Benefits Abound When Brick-and-Mortar Retailers Acquire E-tailers

Earlier this month, DSW announced plans to acquire Ebuys Inc., an off-price footwear and accessories e-tailer. This news follows last month’s reports that Hudson’s Bay (the owner of Saks Fifth Avenue and other department store chains) was acquiring Gilt Groupe.

These recent acquisition announcements reflect traditional retailers’ increasing appetite for a greater share of the online sales pie which, according to non-adjusted estimates released by the U.S. Department of Commerce E-commerce, totaled $341.7 billion in 2015—a 14.6 percent increase over 2014’s $298.3 billion. They also represent the mindset of some traditional brick-and-mortar retailers, who have adopted the mantra “if you can’t beat them, why not acquire them?”

My colleague Ted Vaughan spoke to this in a recent NBC News article, “Boxed In: Big Retailers Search for Their Spot in Shopping’s Future,” saying “One of the things we’ve seen with retailers is when they first started getting into the online business, they were creating their own platforms. [Now] you acquire it rather than building it yourself.”

When using an acquisition strategy to create e-commerce capabilities versus building from scratch, brick-and-mortar retailers stand to reap a number of benefits, including:
  • Enhanced digital marketing capabilities: For example, Hudson’s Bay’s acquisition of Gilt is set to give the organization more of a mobile marketing edge, since it can learn from Gilt, a recognized mobile leader that has been a step ahead of traditional retailers. One of Gilt’s sophisticated mobile marketing tactics is developing personalized daily sale notifications for customers.  According to Luxury Daily, “While a lot of marketers track user behavior, Gilt is taking this strategy one step further by creating a profile for each user over time and then matching the single best sale each day for that user. This avoids having all of the messages based simply on which brands a user has looked at in the past.”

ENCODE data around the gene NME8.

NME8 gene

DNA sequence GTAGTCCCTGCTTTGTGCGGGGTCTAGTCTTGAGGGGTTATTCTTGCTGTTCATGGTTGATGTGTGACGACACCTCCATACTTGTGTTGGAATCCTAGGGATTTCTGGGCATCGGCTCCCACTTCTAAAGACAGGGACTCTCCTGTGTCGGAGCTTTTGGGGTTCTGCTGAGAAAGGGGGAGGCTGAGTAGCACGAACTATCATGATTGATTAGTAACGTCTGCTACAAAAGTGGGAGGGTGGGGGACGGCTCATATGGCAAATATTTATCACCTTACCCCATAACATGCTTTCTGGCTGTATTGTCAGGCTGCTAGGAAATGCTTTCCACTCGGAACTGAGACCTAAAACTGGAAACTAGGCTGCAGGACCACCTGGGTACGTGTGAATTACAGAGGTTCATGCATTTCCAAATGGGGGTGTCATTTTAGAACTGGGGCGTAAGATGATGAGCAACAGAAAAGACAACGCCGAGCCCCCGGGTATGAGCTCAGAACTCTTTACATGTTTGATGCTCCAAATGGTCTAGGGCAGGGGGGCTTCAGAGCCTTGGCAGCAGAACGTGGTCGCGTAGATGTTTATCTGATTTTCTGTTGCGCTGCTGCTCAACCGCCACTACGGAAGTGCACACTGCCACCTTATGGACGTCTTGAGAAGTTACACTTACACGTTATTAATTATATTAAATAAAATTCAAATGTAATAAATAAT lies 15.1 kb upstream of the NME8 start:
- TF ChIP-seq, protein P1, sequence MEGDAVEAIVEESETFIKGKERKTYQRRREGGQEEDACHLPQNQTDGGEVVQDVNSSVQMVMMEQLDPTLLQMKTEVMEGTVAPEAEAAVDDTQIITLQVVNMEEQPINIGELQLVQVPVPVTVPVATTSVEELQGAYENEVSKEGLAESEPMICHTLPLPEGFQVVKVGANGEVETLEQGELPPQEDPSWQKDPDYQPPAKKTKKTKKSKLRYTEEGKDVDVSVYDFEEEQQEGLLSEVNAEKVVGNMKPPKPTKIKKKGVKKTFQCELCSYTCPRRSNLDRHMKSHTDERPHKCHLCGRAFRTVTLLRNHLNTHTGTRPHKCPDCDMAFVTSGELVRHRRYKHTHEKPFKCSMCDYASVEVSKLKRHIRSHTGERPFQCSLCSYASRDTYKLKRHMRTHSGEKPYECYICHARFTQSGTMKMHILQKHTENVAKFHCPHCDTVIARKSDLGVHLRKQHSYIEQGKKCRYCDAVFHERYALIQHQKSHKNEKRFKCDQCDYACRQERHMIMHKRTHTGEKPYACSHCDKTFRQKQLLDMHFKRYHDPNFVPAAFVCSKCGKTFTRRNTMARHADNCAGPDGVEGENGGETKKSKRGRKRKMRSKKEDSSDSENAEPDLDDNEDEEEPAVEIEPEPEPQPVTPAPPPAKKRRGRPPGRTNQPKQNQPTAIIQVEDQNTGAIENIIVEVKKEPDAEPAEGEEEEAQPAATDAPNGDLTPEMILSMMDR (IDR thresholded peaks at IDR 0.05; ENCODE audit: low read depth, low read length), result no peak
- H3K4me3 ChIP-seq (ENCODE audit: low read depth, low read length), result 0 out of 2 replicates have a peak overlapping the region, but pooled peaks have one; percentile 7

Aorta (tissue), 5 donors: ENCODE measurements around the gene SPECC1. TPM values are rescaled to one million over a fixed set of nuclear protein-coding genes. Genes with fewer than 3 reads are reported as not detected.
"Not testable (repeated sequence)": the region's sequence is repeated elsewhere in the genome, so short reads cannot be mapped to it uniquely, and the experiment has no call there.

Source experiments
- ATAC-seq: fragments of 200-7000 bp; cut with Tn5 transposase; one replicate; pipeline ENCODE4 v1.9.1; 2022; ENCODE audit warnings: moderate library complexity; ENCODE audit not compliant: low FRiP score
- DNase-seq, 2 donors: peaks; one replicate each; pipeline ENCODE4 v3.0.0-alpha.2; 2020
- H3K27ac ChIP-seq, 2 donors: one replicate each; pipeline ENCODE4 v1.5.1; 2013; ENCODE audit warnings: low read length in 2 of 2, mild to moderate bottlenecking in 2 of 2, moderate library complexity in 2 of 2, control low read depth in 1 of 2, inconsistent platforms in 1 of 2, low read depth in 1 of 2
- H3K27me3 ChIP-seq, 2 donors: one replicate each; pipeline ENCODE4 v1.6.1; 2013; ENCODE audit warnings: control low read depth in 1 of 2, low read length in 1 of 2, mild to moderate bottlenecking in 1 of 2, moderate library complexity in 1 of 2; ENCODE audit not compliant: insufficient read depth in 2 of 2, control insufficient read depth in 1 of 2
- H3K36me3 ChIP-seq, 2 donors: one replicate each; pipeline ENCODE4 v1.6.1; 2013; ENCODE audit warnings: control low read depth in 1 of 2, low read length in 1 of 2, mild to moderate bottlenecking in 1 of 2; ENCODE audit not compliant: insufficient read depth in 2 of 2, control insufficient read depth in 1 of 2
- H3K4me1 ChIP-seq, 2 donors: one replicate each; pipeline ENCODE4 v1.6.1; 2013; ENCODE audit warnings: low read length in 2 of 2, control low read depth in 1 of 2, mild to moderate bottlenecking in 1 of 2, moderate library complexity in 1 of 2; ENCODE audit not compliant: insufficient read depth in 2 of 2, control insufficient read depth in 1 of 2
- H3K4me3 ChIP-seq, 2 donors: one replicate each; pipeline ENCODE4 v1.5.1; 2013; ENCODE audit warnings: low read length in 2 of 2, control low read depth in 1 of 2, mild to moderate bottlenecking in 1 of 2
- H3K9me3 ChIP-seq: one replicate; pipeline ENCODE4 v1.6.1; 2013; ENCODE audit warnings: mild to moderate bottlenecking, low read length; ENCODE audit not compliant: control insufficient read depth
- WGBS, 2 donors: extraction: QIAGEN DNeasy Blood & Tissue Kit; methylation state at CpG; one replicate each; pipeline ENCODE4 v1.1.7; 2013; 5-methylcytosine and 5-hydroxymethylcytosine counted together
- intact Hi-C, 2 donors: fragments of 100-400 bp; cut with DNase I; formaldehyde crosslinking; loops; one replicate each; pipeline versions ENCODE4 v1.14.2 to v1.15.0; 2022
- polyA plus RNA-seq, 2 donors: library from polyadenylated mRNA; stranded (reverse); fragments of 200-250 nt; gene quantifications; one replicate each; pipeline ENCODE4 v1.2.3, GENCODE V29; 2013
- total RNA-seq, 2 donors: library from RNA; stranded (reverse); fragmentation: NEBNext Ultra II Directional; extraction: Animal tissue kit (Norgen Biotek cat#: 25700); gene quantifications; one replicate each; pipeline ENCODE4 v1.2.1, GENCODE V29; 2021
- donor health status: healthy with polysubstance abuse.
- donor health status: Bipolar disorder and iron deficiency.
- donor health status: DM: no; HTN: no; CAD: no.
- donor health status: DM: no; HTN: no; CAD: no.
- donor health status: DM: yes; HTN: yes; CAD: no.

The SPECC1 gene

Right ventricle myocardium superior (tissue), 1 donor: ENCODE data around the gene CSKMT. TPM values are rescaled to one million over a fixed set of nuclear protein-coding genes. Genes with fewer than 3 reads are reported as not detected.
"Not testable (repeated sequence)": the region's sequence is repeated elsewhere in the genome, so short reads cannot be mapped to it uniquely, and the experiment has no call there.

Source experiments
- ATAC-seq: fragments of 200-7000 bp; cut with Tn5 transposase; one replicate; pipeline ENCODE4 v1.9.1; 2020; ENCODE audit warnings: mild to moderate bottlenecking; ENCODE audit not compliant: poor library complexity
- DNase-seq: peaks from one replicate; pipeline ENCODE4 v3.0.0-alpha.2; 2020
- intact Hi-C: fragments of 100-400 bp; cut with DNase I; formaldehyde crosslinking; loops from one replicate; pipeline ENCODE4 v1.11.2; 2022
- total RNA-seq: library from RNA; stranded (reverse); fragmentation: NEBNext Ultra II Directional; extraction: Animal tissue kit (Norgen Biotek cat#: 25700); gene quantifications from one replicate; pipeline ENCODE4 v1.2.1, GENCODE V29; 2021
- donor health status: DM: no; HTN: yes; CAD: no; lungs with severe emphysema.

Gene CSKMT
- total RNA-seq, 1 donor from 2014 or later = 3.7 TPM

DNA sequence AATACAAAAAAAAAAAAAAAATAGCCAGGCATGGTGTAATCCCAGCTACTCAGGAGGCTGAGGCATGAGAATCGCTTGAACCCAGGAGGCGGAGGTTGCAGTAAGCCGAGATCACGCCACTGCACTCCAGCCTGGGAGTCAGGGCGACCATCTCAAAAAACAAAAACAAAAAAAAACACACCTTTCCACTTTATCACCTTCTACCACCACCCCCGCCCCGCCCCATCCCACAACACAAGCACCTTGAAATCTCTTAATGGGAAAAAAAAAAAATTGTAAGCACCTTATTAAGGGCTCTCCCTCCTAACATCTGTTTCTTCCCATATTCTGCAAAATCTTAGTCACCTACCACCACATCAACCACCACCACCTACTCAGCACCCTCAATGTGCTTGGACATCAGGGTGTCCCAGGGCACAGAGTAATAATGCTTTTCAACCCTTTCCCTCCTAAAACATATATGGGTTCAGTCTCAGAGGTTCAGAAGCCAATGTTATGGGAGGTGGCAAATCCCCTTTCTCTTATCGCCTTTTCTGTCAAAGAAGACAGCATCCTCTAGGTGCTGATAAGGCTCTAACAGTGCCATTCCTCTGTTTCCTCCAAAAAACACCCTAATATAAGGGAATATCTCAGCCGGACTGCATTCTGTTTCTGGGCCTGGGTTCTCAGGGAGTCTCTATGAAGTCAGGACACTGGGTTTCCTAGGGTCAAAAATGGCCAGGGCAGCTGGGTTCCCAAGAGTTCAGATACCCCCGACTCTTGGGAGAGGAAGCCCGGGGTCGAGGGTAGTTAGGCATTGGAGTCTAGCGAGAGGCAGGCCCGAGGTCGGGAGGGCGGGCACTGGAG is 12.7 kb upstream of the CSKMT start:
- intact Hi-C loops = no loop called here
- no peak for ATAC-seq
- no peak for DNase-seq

• Expanded customer reach: Some retailers are better positioned to attract a newer and younger audience through the acquisition of e-commerce sites that cater to the ever-elusive Millennial. Greater access to this demographic was Nordstrom’s goal in purchasing private sale website HauteLook in 2011, and in 2014, Trunk Club, an online style service for men. Nordstrom Direct President Jamie Nordstrom told WWD, “We may have done a good job over the years with the Baby Boomer generation, but we have also got to figure out how to be relevant to the Millennial customer, and HauteLook has built a business on figuring that out. They talk to customers who are rabid fashion fans on a daily basis. Our ability to get Nordstrom into that conversation has driven some meaningful results.”
  • Broader omnichannel presence: Our tenth annual Retail Compass Survey of CMOs found that more than half of the retail CMOs surveyed (60 percent) are familiar with the concept of an enhanced omnichannel approach, and a little more than a third (37 percent) of those respondents report adjusting their marketing strategy to provide customers with a cohesive experience across channels. It is possible that, as retailers obtain a better understanding of omnichannel and the benefits associated with a robust presence across multiple channels, they will aim to grow their omnichannel footprint through the acquisition of e-tailers. DSW’s purchase of Ebuys Inc. has been reported to be a component of the footwear company’s  omnichannel strategy, which has been credited with helping to buffer the slipping sales and profits the company experienced in Q3. Company CEO Roger Rawlins said, “The acquisition of Ebuys represents a unique opportunity to add a business to the DSW portfolio that will strategically scale our off-price sourcing capabilities, expand our presence into digital marketplaces and create opportunities to serve international customers online.”
The saying, “if you build it, they will come,” can often be true. But for retailers, how fast you move makes the difference between a boom or a bust year, and an acquisition-based strategy might be the speedier, more effective approach for traditional brick-and-mortar retailers that want to maintain their competitive edge.

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